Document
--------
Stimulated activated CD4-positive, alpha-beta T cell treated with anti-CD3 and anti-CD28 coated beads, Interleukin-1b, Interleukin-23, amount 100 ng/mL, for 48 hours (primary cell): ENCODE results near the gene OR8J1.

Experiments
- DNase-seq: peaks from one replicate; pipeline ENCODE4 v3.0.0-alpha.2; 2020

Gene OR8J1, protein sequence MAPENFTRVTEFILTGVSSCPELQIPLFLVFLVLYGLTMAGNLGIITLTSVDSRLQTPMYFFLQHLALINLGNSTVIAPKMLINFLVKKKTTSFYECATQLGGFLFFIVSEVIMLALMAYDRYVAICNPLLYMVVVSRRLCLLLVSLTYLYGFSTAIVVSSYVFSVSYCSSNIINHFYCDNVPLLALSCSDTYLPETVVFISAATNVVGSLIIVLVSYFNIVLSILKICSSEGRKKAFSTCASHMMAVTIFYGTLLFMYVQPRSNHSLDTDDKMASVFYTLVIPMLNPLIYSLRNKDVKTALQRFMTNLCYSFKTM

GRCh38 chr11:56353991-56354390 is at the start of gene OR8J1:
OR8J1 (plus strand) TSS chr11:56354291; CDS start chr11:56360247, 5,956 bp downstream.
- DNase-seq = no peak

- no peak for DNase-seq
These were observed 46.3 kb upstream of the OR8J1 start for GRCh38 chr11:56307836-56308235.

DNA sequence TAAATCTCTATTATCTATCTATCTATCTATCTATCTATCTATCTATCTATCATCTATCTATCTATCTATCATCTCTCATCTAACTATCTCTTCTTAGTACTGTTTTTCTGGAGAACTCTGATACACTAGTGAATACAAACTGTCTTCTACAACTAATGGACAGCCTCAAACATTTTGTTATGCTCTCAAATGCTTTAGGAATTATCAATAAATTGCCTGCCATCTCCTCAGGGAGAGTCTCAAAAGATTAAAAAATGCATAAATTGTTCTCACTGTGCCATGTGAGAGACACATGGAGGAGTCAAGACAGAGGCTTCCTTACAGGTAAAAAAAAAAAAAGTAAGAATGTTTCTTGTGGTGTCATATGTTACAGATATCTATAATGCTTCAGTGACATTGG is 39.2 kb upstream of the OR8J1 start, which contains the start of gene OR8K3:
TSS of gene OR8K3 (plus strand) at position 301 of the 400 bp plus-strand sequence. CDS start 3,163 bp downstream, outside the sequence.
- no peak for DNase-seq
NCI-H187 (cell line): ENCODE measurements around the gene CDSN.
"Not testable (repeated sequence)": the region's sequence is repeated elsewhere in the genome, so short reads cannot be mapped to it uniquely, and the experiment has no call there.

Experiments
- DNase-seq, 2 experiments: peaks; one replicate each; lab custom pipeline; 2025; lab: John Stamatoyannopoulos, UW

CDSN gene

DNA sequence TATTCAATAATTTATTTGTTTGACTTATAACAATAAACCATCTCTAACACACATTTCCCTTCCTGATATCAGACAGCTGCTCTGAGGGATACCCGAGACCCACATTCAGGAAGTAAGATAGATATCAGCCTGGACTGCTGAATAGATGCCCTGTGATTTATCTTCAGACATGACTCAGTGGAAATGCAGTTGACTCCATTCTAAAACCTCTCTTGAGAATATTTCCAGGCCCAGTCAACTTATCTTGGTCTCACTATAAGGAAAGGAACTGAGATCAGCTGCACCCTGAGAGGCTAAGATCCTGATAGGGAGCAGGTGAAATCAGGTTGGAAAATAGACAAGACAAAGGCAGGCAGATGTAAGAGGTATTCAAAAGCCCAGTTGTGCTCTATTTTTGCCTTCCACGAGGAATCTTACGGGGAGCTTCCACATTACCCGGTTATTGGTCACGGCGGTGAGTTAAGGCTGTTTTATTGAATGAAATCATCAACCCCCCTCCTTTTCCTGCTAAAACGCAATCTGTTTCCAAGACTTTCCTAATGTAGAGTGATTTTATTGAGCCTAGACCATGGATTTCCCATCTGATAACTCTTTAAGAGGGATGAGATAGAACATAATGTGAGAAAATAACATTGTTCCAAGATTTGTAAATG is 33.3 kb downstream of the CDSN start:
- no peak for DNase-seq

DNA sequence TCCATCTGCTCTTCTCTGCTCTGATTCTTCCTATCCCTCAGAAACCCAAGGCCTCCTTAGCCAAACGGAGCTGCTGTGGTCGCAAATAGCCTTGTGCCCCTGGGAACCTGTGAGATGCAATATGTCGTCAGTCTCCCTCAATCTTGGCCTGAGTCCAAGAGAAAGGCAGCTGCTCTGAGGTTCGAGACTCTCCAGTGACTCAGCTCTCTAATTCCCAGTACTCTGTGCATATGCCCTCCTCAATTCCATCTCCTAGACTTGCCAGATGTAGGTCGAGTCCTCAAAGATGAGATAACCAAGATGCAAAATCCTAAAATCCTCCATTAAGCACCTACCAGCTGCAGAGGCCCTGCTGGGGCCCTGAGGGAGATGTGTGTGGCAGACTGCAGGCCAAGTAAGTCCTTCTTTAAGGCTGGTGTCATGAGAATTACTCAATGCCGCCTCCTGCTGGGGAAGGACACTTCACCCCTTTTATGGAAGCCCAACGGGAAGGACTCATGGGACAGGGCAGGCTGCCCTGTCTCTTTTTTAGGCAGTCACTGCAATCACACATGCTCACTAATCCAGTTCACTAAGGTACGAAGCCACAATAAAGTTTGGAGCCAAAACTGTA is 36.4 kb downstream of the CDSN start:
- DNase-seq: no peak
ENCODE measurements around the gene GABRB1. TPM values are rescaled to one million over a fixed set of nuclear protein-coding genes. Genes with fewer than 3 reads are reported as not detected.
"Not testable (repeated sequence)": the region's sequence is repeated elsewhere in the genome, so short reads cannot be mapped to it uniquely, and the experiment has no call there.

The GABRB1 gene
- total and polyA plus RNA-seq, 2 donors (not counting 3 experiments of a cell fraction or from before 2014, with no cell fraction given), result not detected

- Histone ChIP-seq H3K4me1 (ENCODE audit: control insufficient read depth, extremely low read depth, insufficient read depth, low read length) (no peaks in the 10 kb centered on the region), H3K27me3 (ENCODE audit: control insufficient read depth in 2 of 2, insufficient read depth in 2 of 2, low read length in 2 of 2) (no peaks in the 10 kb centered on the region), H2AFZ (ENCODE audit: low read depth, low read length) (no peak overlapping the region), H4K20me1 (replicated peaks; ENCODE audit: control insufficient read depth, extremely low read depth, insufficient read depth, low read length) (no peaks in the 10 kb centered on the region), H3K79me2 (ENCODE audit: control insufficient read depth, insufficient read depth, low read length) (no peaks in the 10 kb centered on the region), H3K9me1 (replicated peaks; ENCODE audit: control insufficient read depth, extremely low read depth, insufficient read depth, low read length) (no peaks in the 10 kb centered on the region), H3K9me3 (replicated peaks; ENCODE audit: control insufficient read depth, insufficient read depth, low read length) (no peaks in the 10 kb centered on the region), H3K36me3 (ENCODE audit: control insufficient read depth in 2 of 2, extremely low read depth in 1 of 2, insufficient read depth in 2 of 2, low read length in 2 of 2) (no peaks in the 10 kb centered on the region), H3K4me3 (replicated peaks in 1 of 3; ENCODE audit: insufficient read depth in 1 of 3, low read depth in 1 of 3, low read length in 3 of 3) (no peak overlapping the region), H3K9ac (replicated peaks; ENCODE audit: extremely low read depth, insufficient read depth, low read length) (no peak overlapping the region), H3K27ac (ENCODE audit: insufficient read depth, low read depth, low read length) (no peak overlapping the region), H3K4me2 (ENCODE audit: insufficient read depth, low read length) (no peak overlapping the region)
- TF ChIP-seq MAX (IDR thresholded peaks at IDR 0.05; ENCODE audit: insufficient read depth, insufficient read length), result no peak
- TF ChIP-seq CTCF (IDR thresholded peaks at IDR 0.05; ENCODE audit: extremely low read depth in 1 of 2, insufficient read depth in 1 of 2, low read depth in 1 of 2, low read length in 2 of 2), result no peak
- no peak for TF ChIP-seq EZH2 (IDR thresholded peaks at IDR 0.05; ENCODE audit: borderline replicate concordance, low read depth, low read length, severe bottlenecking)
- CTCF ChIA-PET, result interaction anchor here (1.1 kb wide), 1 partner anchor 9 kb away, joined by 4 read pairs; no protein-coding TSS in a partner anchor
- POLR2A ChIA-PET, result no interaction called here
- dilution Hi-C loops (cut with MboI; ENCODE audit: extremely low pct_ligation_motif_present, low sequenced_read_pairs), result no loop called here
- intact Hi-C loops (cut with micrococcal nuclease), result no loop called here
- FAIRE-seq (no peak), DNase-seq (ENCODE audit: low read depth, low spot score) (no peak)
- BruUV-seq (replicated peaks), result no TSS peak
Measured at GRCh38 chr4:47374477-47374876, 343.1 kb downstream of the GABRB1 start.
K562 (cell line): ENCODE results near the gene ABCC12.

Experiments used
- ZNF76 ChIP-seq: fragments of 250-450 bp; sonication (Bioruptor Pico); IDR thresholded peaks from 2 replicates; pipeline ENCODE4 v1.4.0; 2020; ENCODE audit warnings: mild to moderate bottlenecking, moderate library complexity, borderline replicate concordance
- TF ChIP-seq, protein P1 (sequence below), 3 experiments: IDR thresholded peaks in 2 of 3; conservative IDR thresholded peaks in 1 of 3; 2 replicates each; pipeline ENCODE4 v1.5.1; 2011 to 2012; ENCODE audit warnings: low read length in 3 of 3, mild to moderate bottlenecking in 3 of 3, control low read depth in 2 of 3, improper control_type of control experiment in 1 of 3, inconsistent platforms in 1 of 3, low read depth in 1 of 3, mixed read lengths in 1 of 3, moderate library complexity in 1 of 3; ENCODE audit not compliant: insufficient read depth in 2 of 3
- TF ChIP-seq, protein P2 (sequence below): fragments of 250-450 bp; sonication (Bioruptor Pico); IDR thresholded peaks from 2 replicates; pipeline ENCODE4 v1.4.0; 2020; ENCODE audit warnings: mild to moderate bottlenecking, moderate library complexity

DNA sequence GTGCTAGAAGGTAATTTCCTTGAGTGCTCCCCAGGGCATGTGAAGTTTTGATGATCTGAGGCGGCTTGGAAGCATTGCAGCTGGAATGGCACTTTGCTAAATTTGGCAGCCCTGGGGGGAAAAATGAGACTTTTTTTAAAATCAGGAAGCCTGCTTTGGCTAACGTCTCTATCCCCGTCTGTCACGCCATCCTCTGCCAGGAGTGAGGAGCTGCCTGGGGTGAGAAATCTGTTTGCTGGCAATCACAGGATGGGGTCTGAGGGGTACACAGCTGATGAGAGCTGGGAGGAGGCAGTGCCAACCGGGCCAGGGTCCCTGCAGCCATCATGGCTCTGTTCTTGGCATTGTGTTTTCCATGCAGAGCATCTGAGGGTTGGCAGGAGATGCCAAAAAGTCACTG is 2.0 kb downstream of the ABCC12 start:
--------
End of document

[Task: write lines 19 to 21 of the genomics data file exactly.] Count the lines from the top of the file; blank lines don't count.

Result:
- no peak for DNase-seq

DNA sequence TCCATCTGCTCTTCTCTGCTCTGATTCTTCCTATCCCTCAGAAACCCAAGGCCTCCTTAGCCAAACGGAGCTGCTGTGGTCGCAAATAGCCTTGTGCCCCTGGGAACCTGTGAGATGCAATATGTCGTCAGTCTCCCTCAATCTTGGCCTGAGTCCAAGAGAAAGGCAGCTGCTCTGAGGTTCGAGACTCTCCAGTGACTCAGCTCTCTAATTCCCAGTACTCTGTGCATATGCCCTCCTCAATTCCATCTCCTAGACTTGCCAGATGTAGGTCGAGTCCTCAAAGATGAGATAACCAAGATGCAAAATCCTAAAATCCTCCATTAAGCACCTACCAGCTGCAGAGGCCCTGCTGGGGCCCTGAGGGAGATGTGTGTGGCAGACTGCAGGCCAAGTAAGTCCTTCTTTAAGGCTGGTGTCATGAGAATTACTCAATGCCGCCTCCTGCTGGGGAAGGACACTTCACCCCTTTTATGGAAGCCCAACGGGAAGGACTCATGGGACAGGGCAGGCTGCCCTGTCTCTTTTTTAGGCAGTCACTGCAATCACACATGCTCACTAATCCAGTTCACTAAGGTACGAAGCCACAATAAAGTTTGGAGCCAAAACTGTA is 36.4 kb downstream of the CDSN start:
- DNase-seq: no peak